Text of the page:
Pointing The Finger – by Julian Petley and Robin Richardson

LeftCentral Book Review 

Image©Nevit Dilmen

 

…It takes the form of an attack on multiculturalism for which Muslims are held responsible and which is a coded word for them. It cuts across political and ideological divides, and is shared alike, albeit in different degrees by conservatives, fascists, liberals, socialists and communists` (Bhikhu Parekh quoted in Pointing The Finger…)

In April 1964 Malik el-Shabazz (Malcolm X) left Detroit for Mecca, in the midst of an acrimonious split with the `Nation Of Islam`. Malcolm at this time was the USA`s foremost bogey-man, the unacceptable face of the civil rights movement. His position caricatured in the 1950s as `the hate that hate produced` – a view fitting the `orientalism` framework described by Edward Said. Whatever the merits of this documentary about the NOI, it does appear clear that Malcolm`s visit to Mecca changed him, his pilgrimage making him aware of the ethnic diversity of Islam. Recording in his diary, `it seems every nation and form of culture on earth is represented here…`. This revelation, as Manning Marble outlines encouraged Malcolm to alter his view on race. Malcolm reflecting at the time that, ‘I began to perceive that `white man`, as commonly used, means complexion only secondarily, primarily it describes attributes and actions`. Thus a metamorphosis resulted from advances in Malcolm`s `religious literacy` combined with his genius `critical literacy` (concepts outlined and explained in Pointing The Finger). Read more of this post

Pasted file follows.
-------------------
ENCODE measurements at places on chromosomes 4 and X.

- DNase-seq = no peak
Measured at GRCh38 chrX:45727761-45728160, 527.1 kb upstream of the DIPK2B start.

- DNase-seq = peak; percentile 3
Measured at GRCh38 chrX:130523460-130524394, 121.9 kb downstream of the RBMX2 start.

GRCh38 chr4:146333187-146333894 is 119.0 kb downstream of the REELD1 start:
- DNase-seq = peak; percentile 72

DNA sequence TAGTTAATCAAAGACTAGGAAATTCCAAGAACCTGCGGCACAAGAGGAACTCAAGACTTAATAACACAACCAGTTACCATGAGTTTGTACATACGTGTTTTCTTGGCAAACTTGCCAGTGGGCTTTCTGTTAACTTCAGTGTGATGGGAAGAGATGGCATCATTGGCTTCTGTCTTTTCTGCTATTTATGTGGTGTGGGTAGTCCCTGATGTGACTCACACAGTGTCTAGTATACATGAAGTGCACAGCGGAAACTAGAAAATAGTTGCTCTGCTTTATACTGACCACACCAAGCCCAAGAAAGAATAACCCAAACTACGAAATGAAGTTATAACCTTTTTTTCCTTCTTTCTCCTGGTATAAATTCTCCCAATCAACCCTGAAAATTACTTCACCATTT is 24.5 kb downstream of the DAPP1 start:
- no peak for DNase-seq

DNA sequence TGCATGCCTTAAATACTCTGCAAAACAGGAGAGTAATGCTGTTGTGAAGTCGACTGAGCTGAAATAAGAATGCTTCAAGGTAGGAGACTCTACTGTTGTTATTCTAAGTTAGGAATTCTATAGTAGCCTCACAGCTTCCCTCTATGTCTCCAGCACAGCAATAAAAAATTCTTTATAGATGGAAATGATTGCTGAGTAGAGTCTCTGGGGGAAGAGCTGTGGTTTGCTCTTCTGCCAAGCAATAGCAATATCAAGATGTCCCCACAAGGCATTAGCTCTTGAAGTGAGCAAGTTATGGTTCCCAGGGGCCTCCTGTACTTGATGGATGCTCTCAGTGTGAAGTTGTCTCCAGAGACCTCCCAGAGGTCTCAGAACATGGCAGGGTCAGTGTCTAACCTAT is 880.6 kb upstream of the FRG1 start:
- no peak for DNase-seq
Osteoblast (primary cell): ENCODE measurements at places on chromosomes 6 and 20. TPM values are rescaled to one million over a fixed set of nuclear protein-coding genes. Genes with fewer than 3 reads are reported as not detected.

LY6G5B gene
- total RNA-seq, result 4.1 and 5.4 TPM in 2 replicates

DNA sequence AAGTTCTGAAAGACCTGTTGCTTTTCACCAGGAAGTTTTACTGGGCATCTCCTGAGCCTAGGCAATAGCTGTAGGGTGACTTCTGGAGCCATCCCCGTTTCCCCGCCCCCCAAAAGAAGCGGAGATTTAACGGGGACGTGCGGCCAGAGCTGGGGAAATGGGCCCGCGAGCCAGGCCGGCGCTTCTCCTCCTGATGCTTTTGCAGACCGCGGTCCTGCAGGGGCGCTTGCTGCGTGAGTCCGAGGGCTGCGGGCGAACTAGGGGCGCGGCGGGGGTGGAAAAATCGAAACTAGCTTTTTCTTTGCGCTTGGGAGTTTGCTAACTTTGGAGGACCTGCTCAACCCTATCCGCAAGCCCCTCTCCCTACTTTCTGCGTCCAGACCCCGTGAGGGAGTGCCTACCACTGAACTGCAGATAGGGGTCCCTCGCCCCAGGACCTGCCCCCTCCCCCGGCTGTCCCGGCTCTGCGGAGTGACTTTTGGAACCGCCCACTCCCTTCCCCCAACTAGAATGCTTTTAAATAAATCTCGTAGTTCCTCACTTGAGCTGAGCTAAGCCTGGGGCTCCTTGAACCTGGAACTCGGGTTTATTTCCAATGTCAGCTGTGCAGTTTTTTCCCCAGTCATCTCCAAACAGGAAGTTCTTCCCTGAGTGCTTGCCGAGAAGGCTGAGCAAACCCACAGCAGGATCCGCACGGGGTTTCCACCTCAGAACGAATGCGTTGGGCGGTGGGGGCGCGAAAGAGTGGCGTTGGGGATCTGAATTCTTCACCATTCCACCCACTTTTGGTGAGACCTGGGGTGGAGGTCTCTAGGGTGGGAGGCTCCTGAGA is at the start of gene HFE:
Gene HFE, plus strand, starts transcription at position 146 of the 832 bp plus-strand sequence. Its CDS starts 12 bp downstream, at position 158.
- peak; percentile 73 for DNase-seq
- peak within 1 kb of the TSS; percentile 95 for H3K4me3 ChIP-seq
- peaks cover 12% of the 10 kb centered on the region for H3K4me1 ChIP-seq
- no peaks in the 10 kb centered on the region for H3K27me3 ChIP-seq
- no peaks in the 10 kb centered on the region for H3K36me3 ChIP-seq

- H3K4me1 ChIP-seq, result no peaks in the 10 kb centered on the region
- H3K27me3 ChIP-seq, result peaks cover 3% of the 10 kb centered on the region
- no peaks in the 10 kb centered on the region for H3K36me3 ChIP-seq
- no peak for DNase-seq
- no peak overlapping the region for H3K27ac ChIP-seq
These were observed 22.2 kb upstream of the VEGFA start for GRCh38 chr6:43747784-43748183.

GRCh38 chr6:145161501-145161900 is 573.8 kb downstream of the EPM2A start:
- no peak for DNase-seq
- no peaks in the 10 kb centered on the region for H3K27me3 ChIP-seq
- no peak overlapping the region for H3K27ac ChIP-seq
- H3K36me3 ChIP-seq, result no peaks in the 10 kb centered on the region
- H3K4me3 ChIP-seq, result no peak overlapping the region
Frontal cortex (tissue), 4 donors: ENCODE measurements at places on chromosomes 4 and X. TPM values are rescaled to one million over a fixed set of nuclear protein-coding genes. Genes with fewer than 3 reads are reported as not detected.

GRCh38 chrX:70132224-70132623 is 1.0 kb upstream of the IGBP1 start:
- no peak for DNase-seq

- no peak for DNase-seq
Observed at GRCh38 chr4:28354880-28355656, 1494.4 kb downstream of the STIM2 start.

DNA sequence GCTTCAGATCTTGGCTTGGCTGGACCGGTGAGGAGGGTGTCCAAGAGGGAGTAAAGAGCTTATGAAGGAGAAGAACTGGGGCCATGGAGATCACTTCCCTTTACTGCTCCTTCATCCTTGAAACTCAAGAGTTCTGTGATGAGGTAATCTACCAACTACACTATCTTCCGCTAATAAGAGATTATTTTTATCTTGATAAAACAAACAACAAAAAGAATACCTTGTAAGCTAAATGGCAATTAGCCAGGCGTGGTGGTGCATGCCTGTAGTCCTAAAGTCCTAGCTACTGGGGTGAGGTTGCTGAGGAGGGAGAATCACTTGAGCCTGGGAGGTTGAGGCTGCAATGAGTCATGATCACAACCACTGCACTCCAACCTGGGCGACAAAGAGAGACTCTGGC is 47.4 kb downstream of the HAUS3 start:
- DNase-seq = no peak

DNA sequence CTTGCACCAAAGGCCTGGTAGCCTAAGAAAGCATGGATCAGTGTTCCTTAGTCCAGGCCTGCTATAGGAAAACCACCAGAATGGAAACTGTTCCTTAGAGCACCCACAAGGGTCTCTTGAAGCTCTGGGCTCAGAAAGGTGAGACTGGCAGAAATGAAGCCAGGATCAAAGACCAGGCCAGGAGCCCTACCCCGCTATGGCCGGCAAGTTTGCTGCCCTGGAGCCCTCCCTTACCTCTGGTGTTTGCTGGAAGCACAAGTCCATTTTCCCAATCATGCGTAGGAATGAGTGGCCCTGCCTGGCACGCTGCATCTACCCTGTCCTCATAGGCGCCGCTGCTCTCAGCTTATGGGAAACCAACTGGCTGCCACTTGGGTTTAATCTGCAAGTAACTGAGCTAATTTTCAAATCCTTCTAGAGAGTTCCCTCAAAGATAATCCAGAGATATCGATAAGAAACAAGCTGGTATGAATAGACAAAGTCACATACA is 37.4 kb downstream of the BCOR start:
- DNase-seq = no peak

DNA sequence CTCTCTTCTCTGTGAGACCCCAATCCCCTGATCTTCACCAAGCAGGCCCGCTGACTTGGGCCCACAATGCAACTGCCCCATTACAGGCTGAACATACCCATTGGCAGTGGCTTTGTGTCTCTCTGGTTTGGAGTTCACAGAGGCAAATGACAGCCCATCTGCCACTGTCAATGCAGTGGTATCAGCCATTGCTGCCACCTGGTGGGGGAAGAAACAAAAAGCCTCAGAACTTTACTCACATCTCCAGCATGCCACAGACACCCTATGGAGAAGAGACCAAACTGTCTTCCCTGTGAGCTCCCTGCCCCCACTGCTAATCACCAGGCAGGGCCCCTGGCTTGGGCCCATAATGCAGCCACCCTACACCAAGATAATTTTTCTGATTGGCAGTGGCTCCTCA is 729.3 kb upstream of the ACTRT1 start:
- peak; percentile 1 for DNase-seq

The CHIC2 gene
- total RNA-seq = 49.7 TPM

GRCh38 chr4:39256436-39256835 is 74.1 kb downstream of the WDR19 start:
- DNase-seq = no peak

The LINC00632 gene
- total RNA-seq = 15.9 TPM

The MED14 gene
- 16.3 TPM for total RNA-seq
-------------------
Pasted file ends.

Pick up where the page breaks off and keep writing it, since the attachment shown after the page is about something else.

Remember, remember, this month of November

Robin Richardson is a director of the Insted consultancy, and is the editor with Julian Petley of Pointing the Finger: Islam and Muslims in the British media, published in 2011. 

UNESCO

Copyright Buster/Buddy Unesco HQ

On the evening of Monday 5 November  I returned to London from an international  conference in Paris. As the plane made its descent towards Heathrow, the city landscape beneath me was alive with the sparkle of fireworks. The conference had been at UNESCO’s headquarters and had been about addressing racisms, particularly the form of racism known as Islamophobia, in and through European and North American education systems. The fireworks across London were a sparkling reminder, anyway potentially and anyway in principle, that racisms containing a religious component have been alive and kicking in Europe for many centuries.

‘Remember, remember,’ we have said annually to children in Britain over the years, ‘the fifth of November.’ And we have added, sternly if ungrammatically, that we ‘see no reason/ why gunpowder treason/ should ever be forgot.’

We have too rarely, though, remembered to tell our children that there was a strong religious element in the mutual hostility that existed between King James on the one hand and the Gunpowder Plot ‘traitors’ on the other. And we have not remembered to refer, even obliquely, to present-day prejudices and intolerance which similarly are imbued with a religious component, for example Islamphobia. Nor have we remembered to point to the similarities and differences between Islamophobia and colour-based racisms. Read more of this post

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